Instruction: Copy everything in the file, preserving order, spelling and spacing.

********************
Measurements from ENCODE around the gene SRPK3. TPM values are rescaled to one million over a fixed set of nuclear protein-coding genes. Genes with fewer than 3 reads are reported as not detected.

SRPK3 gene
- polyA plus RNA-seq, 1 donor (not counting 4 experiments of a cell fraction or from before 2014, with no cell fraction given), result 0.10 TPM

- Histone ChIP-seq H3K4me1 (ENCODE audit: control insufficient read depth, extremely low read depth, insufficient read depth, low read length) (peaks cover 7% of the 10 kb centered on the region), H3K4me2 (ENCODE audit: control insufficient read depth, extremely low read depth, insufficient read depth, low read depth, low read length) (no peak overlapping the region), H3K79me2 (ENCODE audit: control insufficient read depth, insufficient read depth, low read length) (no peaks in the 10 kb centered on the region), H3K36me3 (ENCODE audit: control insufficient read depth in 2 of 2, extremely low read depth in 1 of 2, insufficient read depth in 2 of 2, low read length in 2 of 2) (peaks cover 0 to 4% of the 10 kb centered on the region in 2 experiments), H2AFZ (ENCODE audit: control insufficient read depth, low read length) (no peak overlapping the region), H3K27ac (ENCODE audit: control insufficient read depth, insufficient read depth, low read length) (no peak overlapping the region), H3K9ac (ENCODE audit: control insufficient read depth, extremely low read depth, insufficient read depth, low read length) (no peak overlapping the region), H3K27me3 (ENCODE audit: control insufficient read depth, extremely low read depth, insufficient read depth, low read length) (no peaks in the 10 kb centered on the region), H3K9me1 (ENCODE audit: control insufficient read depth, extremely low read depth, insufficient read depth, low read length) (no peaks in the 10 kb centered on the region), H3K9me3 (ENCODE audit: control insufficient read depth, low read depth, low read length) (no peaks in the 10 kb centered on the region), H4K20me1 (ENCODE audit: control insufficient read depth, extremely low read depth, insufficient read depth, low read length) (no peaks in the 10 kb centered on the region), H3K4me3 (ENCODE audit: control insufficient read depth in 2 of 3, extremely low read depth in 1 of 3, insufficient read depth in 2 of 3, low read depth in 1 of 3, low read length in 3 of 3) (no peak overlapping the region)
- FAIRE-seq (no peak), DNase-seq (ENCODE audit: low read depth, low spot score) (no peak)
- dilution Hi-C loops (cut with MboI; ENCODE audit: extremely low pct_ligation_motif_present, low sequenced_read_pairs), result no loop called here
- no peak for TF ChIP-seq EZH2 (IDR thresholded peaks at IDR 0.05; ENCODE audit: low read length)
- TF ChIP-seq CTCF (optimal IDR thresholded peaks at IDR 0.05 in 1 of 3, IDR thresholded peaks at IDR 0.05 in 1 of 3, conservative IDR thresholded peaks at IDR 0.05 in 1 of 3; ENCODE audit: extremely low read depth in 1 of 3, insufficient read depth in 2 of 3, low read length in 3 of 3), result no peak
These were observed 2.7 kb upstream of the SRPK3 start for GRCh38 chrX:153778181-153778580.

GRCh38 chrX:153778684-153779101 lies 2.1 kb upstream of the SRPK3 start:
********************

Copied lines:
Measurements from ENCODE around the gene SRPK3. TPM values are rescaled to one million over a fixed set of nuclear protein-coding genes. Genes with fewer than 3 reads are reported as not detected.

SRPK3 gene
- polyA plus RNA-seq, 1 donor (not counting 4 experiments of a cell fraction or from before 2014, with no cell fraction given), result 0.10 TPM

- Histone ChIP-seq H3K4me1 (ENCODE audit: control insufficient read depth, extremely low read depth, insufficient read depth, low read length) (peaks cover 7% of the 10 kb centered on the region), H3K4me2 (ENCODE audit: control insufficient read depth, extremely low read depth, insufficient read depth, low read depth, low read length) (no peak overlapping the region), H3K79me2 (ENCODE audit: control insufficient read depth, insufficient read depth, low read length) (no peaks in the 10 kb centered on the region), H3K36me3 (ENCODE audit: control insufficient read depth in 2 of 2, extremely low read depth in 1 of 2, insufficient read depth in 2 of 2, low read length in 2 of 2) (peaks cover 0 to 4% of the 10 kb centered on the region in 2 experiments), H2AFZ (ENCODE audit: control insufficient read depth, low read length) (no peak overlapping the region), H3K27ac (ENCODE audit: control insufficient read depth, insufficient read depth, low read length) (no peak overlapping the region), H3K9ac (ENCODE audit: control insufficient read depth, extremely low read depth, insufficient read depth, low read length) (no peak overlapping the region), H3K27me3 (ENCODE audit: control insufficient read depth, extremely low read depth, insufficient read depth, low read length) (no peaks in the 10 kb centered on the region), H3K9me1 (ENCODE audit: control insufficient read depth, extremely low read depth, insufficient read depth, low read length) (no peaks in the 10 kb centered on the region), H3K9me3 (ENCODE audit: control insufficient read depth, low read depth, low read length) (no peaks in the 10 kb centered on the region), H4K20me1 (ENCODE audit: control insufficient read depth, extremely low read depth, insufficient read depth, low read length) (no peaks in the 10 kb centered on the region), H3K4me3 (ENCODE audit: control insufficient read depth in 2 of 3, extremely low read depth in 1 of 3, insufficient read depth in 2 of 3, low read depth in 1 of 3, low read length in 3 of 3) (no peak overlapping the region)
- FAIRE-seq (no peak), DNase-seq (ENCODE audit: low read depth, low spot score) (no peak)
- dilution Hi-C loops (cut with MboI; ENCODE audit: extremely low pct_ligation_motif_present, low sequenced_read_pairs), result no loop called here
- no peak for TF ChIP-seq EZH2 (IDR thresholded peaks at IDR 0.05; ENCODE audit: low read length)
- TF ChIP-seq CTCF (optimal IDR thresholded peaks at IDR 0.05 in 1 of 3, IDR thresholded peaks at IDR 0.05 in 1 of 3, conservative IDR thresholded peaks at IDR 0.05 in 1 of 3; ENCODE audit: extremely low read depth in 1 of 3, insufficient read depth in 2 of 3, low read length in 3 of 3), result no peak
These were observed 2.7 kb upstream of the SRPK3 start for GRCh38 chrX:153778181-153778580.

GRCh38 chrX:153778684-153779101 lies 2.1 kb upstream of the SRPK3 start: